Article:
I am teaching myself Java so I can program android applications and came across the need to use a key value pair, but don't know what it is.

What I am confused about is how this is different from a normal variable. Say a variable of type String points to an object or int variable points to int value. Isn't that variable a "key", and the object a "value?

  • What does your tutorial say?
    – AntonH
    Sep 21, 2014 at 4:20
  • 6
    What does an internet search say? Literally millions of hits!! Sep 21, 2014 at 4:21
  • A key-value pair is two linked data items: a key, which is a unique identifier for some item of data, and the value, which is either the data that is identified or a pointer to the location of that data.one hit that says it all
    – AlphaWolf
    Sep 21, 2014 at 4:22
  • It is a pair consisting of a key and a value. Nothing mysterious.
    – user207421
    Sep 21, 2014 at 4:38
  • 2
    Read the Java Tutorials: Collections, specifically, read about Maps
    – Barranka
    Sep 21, 2014 at 4:40

2 Answers 2


At the simplest level, a key-value pair is just two values, one of which you have designated to be a "key" and the other you have designated to be the "value".

However, it is more common to talk about key-value pairs in the context of a mapping, i.e. a (mathematical) function which maps from a key to the corresponding value or values. Depending on the properties of this mapping, you may constrain the set of key-value pairs. For example, for a 1-to-1 mapping, you need the keys in the set to be unique.

Follow-up questions:

Is this the same as an array?

Well ... an array could be considered as a mapping from a set of indexes (integers) to values. But a mapping is more general. And in Java, arrays have other properties that distinguish them from Maps ... and they have a much simpler, faster, and less memory-hungry implementation.

(Note that in some languages, there is no "array" data type per-se. Instead, the primitive is a "hash" or an "associative array" ... which is a more general map.)

And is a key always a string?

No. A key can be any type. (It is generally a bad idea to use a mutable type as a key, especially if your mapping is implemented using one of the standard Map types in Java. However, even that can work in some circumstances.)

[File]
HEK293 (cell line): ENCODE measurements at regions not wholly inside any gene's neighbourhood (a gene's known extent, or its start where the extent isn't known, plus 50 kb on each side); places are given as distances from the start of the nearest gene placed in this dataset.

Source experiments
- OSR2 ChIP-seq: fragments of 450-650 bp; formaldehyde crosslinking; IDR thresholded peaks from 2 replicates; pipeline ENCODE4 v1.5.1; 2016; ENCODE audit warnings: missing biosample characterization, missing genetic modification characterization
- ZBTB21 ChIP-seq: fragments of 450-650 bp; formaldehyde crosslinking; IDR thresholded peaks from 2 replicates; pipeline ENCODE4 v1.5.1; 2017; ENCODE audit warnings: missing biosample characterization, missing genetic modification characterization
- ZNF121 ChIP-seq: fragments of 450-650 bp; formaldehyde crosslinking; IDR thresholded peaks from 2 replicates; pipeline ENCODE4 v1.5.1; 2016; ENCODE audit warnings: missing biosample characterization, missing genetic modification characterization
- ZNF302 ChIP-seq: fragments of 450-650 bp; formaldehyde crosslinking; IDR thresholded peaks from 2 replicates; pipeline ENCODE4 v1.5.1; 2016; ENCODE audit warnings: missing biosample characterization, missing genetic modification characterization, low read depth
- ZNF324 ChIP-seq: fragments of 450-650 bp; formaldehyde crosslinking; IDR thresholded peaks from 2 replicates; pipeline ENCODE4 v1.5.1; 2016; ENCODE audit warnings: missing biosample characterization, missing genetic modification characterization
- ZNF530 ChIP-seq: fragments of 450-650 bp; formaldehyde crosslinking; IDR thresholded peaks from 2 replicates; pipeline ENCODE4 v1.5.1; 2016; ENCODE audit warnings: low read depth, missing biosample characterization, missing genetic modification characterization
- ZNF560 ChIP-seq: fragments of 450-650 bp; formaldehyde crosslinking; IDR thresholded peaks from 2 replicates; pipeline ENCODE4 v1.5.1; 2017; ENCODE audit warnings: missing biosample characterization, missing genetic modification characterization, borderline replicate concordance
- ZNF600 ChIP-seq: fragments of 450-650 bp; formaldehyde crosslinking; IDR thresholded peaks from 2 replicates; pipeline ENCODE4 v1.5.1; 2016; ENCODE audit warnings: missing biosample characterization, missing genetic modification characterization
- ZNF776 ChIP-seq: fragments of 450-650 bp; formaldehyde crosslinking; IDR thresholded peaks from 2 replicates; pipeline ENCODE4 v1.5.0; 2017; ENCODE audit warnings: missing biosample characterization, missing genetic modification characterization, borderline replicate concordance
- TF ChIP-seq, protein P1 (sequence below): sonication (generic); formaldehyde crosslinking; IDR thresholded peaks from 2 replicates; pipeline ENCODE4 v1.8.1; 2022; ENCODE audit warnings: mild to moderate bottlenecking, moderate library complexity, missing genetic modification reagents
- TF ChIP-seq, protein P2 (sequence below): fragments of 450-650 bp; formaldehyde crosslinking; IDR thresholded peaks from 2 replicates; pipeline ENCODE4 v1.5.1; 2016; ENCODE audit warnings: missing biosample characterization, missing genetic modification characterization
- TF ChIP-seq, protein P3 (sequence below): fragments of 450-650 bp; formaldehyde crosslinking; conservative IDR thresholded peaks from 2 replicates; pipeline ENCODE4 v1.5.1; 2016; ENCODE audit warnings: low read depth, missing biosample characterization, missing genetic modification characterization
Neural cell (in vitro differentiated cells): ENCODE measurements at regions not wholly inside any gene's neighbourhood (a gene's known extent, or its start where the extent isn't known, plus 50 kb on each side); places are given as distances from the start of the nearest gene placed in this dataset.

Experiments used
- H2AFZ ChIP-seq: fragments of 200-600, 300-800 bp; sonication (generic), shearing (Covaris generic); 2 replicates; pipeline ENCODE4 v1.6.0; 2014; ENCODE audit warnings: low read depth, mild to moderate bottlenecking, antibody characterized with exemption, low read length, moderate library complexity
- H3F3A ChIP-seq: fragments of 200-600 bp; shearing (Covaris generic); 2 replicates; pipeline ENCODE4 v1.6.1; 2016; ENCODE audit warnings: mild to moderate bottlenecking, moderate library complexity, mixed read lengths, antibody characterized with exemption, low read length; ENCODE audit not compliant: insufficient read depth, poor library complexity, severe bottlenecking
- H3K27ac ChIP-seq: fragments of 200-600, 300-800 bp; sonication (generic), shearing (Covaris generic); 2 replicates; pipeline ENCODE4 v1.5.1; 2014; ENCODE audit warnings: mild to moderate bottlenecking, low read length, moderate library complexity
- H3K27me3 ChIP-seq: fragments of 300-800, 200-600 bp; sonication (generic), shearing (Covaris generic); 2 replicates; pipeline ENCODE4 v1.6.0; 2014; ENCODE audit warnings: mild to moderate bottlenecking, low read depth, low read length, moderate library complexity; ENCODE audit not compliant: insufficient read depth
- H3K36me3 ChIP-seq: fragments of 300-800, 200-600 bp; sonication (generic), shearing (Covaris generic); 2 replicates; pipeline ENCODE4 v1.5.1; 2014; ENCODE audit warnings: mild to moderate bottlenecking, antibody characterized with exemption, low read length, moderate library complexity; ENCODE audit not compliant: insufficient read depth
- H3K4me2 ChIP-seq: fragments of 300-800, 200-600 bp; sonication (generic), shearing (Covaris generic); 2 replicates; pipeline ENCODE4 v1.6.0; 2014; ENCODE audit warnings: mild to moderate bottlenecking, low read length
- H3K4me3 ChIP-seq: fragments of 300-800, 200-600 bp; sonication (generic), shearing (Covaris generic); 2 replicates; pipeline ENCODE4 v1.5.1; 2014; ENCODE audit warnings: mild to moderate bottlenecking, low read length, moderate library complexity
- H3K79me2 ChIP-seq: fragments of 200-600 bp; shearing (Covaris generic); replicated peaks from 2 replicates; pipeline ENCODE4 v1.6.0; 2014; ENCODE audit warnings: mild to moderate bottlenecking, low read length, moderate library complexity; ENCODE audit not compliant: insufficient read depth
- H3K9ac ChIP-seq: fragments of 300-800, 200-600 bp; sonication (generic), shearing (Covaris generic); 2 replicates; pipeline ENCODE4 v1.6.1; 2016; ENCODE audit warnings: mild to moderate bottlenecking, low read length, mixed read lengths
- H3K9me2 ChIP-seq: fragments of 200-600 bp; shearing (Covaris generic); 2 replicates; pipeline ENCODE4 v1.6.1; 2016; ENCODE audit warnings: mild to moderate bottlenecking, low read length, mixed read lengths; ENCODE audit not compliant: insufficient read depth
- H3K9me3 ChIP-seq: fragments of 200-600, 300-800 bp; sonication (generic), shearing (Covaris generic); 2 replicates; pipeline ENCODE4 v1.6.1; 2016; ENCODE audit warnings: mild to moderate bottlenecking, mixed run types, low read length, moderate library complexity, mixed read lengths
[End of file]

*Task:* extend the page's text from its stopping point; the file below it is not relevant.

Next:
Say a variable of type String points to an object or int variable points to int value. Isn't that variable a "key", and the object a "value"?

No. Or at least, not in a static language like Java. The thing that distinguishes a key-value pair from a variable binding is that the "key" object is data, and hence can take different values. By contrast, a variable's name is hard-wired in the source code of your program: you can't change it at runtime.

(In some dynamic languages, you can create new variables dynamically (at runtime), and for such languages you could argue that variables are key-value pairs in a mapping that represents the scope ... at some point in the program's execution. But Java isn't like that ...)


A key-value pair is two values usually connected in such a way that the value is accessed using the key. They are commonly used in various data-structures to provide fast access to values. Check out hashtable data structure for instance (in Java, you can take a look at HashMap or Hashtable)

For example, let's say we have a structure CartoonCharacter holding the mentioned pairs like:


This key-value relationship would look something like:

CartoonCharacter[lastName] = "Bunny";

So if you want to get the value Bunny you would access it through the key lastName.

key = "lastName"
value = CartoonCharacter.get(key)
print (value) // this would print "Bunny"
  • This makes it a bit more clear to me now. But, is this the same as an array?
    – RedMist
    Sep 21, 2014 at 4:40
  • Array is an index to value. Map is key to value
    – shinjw
    Sep 21, 2014 at 4:41
  • So the difference is that in a key value pair I can define what points to each value whereas in a array I can't (it must be some index number)? And is a key always a string?
    – RedMist
    Sep 21, 2014 at 4:45
  • Well, you can define which key points to which value in a Map but you can do that in an array as well (using the index). However, in a Map pretty much any object can be a key while in arrays, only integer can be the index
    – nem035
    Sep 21, 2014 at 4:48

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